Healthcare facilities management (HFM) is a critical and complex field that plays a pivotal role in ensuring that healthcare environments are safe, efficient, and conducive to facilitating high-quality patient care. As the backbone of healthcare institutions, HFM integrates a range of disciplines to manage the physical workspace, healthcare services, and technological infrastructures.

What is healthcare facilities management (HFM)?

HFM is a crucial sector that ensures the optimal functioning of a healthcare facility. It involves a broad array of services and responsibilities, all designed to support the core mission of any healthcare institution: delivering high-quality patient care. HFM professionals manage everything from the physical building infrastructure to the intricate systems required to maintain health services.

Definition and scope of HFM

To achieve optimal delivery of healthcare services, HFM is a dedicated field for managing the environments, resources, and people necessary to administer care. It encompasses the management of hospital buildings, outpatient clinics, nursing homes, and other medical facilities with a focus on safety, efficiency, and compliance.

The role of HFM is dynamic and continuously evolving, reflecting changes in healthcare delivery, regulatory landscapes, and technological advancements. An HFM department’s scope of work can include:

  • Infrastructure Management: This includes the maintenance and lifecycle management of physical structures and premises, like ensuring that electrical systems, plumbing, and roofing are well-maintained and fully operational. Many of these tasks can be streamlined with building automation systems.
  • Environmental Services: Ensuring clean, sanitary, and well-maintained environments for both patients and staff. This involves waste management, cleaning, pest control, and laundry services. It can also include meeting requirements outlined in environmental certifications like ESG Green Buildings.
  • Safety and Compliance: Adhering to strict regulatory requirements and standards such as those set by the Joint Commission on Accreditation of Healthcare Organizations (JCAHO) and the Occupational Safety and Health Administration (OSHA). This also includes managing documentation and ensuring facilities are prepared for inspections at any time.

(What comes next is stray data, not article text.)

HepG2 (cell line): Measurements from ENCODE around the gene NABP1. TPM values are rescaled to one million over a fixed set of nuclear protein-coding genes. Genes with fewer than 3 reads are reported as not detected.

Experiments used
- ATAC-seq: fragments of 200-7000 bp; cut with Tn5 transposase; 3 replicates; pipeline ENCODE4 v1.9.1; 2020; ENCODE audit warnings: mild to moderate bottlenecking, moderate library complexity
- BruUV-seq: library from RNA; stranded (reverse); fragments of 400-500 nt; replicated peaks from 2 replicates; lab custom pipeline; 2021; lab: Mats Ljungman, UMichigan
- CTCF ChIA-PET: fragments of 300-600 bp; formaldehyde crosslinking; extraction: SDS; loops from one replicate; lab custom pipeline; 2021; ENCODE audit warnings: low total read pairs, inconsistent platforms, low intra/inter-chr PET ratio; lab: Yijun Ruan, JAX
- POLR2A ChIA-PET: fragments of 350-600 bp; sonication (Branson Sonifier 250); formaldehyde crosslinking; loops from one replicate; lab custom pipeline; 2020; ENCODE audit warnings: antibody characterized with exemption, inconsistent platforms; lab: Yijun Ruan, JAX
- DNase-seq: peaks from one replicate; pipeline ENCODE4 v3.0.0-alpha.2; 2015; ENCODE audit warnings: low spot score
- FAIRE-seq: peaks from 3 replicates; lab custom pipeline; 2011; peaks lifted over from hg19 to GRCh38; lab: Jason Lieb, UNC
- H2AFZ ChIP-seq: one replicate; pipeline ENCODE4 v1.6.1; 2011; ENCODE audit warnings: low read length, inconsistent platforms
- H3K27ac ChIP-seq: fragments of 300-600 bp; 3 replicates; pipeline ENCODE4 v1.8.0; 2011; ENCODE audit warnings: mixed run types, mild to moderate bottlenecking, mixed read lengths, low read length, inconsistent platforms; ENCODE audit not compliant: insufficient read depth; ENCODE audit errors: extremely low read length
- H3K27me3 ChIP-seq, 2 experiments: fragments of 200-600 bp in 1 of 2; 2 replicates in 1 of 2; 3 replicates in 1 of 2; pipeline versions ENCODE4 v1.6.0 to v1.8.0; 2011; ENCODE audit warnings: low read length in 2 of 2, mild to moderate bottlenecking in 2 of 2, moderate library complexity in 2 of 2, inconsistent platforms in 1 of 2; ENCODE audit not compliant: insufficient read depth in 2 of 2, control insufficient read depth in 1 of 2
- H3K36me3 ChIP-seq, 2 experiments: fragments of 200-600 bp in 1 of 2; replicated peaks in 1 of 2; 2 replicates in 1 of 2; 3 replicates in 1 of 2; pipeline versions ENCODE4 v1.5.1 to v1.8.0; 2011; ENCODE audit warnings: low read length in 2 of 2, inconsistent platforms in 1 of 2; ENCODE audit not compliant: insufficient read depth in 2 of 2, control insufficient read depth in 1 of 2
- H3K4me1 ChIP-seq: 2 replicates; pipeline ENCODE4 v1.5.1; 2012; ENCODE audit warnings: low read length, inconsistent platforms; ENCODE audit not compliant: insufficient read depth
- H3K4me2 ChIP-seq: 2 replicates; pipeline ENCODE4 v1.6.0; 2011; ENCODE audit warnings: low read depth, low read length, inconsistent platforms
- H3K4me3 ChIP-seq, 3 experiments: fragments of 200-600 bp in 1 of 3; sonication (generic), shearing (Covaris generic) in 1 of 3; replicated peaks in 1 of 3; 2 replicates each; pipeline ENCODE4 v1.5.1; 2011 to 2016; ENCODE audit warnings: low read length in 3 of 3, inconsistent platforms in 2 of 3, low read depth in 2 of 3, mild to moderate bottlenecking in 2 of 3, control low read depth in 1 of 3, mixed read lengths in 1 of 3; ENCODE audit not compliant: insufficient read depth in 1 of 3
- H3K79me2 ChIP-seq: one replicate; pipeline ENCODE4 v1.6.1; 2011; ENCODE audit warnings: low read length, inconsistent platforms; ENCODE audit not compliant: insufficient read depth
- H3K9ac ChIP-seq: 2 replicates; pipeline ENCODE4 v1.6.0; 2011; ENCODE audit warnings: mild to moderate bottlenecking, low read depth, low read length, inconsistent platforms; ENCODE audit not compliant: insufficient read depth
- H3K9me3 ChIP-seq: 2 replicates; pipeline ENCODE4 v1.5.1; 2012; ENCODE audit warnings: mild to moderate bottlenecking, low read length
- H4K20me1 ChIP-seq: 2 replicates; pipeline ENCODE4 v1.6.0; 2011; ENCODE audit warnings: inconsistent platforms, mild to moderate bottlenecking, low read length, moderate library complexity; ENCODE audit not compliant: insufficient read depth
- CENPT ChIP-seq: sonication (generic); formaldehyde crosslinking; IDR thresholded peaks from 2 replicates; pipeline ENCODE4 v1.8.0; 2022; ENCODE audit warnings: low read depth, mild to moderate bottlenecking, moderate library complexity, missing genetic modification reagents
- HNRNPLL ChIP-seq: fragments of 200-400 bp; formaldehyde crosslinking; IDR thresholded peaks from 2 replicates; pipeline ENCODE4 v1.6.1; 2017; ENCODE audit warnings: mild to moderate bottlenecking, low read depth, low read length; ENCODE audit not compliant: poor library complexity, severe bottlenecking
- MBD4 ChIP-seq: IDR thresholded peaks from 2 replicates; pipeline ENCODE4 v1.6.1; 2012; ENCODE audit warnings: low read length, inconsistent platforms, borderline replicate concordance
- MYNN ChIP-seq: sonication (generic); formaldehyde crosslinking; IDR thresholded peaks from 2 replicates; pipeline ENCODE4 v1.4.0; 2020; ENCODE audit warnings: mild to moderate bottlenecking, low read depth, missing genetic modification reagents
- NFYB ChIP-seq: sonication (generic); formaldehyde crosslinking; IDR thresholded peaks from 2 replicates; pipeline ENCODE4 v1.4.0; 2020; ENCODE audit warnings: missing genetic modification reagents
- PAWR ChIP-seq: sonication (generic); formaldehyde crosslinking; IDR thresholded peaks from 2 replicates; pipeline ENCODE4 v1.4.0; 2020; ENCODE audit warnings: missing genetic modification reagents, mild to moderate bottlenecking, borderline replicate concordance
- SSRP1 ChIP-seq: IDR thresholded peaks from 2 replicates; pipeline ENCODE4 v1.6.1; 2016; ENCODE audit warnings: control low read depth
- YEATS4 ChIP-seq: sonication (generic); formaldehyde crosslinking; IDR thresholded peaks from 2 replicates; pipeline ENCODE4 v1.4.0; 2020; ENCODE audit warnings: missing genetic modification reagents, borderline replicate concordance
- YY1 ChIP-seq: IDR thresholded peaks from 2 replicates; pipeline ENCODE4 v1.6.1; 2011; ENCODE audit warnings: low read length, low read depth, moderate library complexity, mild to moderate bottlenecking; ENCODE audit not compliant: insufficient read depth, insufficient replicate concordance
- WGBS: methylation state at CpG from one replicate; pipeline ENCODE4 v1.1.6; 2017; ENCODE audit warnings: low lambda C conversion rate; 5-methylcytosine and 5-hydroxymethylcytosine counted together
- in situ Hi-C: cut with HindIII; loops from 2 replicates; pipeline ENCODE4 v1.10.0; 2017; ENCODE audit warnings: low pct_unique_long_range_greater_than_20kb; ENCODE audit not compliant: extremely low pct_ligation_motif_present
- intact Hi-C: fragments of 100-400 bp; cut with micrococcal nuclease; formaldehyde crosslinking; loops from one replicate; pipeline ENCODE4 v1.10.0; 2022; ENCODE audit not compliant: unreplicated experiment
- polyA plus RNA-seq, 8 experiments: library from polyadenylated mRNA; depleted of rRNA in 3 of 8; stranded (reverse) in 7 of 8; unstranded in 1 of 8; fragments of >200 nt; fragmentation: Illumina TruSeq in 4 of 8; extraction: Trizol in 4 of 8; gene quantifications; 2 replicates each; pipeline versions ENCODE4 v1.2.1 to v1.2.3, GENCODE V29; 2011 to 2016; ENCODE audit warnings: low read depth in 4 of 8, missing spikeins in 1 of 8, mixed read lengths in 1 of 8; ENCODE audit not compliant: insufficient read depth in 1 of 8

• Technology Integration: Incorporating advanced technologies to improve facility operations. This may include electronic health records (EHRs), automated patient tracking systems, and energy management solutions.
  • Energy Management: Implementing sustainability practices and overseeing energy consumption to reduce costs and environmental impact.
  • Security Management: Providing a safe and secure environment through the management of physical security measures such as surveillance systems, access controls, and emergency response protocols.

Core functions of healthcare facilities management

With a wide range of core functions, HFM ensures the smooth and efficient operation of healthcare facilities. These functions ensure not only the stability and functionality of the physical environment but also support the primary mission of healthcare institutions: delivering excellent patient care in a safe and conducive environment.

Day-to-day operations

The day-to-day operations of an HFM team include:

  • Maintenance of Facilities: Regular and preventative maintenance of hospital buildings and medical equipment can prevent breakdowns and ensure longevity. This includes everything from HVAC systems and elevators to life-support machines and diagnostic equipment.
  • Utilities Management: Efficient management of water, gas, and electrical systems to ensure uninterrupted service. This includes monitoring system performance, optimizing usage, and implementing repairs and upgrades.
  • Housekeeping Services: Ensuring that all areas are hygienic and sterile to prevent infections and promote a healthy environment for patients and staff. This involves routine cleaning and sanitization of patient rooms, operating theaters, and common areas.
  • Space Management: Allocating and reconfiguring space based on space management best practices to meet the changing needs of the facility, such as expanding departments, adding new services, or creating more patient-centric spaces.

Compliance and certification

Healthcare regulations require compliance or facilities risk facing massive penalties. There are also a wide range of certifications required to protect patient and staff safety and ensure legal and ethical standards are met. Here’s a quick overview of how HFM can help healthcare facilities meet regulatory requirements:

  • Regulatory Compliance: Adhering to healthcare laws and regulations, which may vary by region and type of facility. This includes meeting standards set by bodies like the Centers for Medicare & Medicaid Services (CMS).
  • Accreditation Management: Obtaining and maintaining accreditation from relevant authorities, such as the International Organization for Standardization (ISO) 11.020.10 for healthcare facilities. It outlines standards for everything from training to organization management.
  • Safety Inspections: Regular safety checks and drills to ensure that all emergency systems, such as fire alarms and sprinklers, are working correctly. This also includes training staff on emergency procedures and maintaining clear evacuation routes and safety signage.